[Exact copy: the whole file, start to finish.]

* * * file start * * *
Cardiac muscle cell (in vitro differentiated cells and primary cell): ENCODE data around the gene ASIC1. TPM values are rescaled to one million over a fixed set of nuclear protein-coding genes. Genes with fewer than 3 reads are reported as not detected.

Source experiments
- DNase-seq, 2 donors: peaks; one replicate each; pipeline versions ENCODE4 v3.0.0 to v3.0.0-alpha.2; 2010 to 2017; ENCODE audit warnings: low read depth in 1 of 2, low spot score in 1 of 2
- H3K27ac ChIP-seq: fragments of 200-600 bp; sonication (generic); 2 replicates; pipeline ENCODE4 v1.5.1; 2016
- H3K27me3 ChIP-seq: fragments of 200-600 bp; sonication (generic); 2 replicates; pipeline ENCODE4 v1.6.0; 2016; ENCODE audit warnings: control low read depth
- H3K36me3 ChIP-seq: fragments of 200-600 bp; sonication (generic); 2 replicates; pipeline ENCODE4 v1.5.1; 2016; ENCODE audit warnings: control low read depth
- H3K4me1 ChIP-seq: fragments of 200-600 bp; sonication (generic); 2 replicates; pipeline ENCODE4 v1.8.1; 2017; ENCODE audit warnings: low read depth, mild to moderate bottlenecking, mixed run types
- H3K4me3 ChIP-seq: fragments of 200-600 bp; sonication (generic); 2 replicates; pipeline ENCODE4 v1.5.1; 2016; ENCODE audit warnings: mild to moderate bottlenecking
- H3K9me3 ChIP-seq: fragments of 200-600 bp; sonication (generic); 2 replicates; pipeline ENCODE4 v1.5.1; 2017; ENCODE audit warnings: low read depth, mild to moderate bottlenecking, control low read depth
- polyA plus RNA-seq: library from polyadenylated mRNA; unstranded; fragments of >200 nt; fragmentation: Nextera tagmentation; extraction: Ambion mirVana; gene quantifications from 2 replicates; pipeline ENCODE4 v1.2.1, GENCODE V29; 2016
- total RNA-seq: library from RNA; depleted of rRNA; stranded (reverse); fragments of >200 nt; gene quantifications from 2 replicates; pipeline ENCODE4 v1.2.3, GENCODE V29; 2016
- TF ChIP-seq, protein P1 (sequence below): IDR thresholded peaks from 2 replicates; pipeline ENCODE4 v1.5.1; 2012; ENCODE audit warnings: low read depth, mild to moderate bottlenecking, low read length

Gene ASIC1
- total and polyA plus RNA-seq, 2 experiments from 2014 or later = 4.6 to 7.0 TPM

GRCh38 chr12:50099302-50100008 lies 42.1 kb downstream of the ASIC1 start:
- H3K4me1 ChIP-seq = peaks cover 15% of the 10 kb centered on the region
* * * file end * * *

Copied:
Cardiac muscle cell (in vitro differentiated cells and primary cell): ENCODE data around the gene ASIC1. TPM values are rescaled to one million over a fixed set of nuclear protein-coding genes. Genes with fewer than 3 reads are reported as not detected.

Source experiments
- DNase-seq, 2 donors: peaks; one replicate each; pipeline versions ENCODE4 v3.0.0 to v3.0.0-alpha.2; 2010 to 2017; ENCODE audit warnings: low read depth in 1 of 2, low spot score in 1 of 2
- H3K27ac ChIP-seq: fragments of 200-600 bp; sonication (generic); 2 replicates; pipeline ENCODE4 v1.5.1; 2016
- H3K27me3 ChIP-seq: fragments of 200-600 bp; sonication (generic); 2 replicates; pipeline ENCODE4 v1.6.0; 2016; ENCODE audit warnings: control low read depth
- H3K36me3 ChIP-seq: fragments of 200-600 bp; sonication (generic); 2 replicates; pipeline ENCODE4 v1.5.1; 2016; ENCODE audit warnings: control low read depth
- H3K4me1 ChIP-seq: fragments of 200-600 bp; sonication (generic); 2 replicates; pipeline ENCODE4 v1.8.1; 2017; ENCODE audit warnings: low read depth, mild to moderate bottlenecking, mixed run types
- H3K4me3 ChIP-seq: fragments of 200-600 bp; sonication (generic); 2 replicates; pipeline ENCODE4 v1.5.1; 2016; ENCODE audit warnings: mild to moderate bottlenecking
- H3K9me3 ChIP-seq: fragments of 200-600 bp; sonication (generic); 2 replicates; pipeline ENCODE4 v1.5.1; 2017; ENCODE audit warnings: low read depth, mild to moderate bottlenecking, control low read depth
- polyA plus RNA-seq: library from polyadenylated mRNA; unstranded; fragments of >200 nt; fragmentation: Nextera tagmentation; extraction: Ambion mirVana; gene quantifications from 2 replicates; pipeline ENCODE4 v1.2.1, GENCODE V29; 2016
- total RNA-seq: library from RNA; depleted of rRNA; stranded (reverse); fragments of >200 nt; gene quantifications from 2 replicates; pipeline ENCODE4 v1.2.3, GENCODE V29; 2016
- TF ChIP-seq, protein P1 (sequence below): IDR thresholded peaks from 2 replicates; pipeline ENCODE4 v1.5.1; 2012; ENCODE audit warnings: low read depth, mild to moderate bottlenecking, low read length

Gene ASIC1
- total and polyA plus RNA-seq, 2 experiments from 2014 or later = 4.6 to 7.0 TPM

GRCh38 chr12:50099302-50100008 lies 42.1 kb downstream of the ASIC1 start:
- H3K4me1 ChIP-seq = peaks cover 15% of the 10 kb centered on the region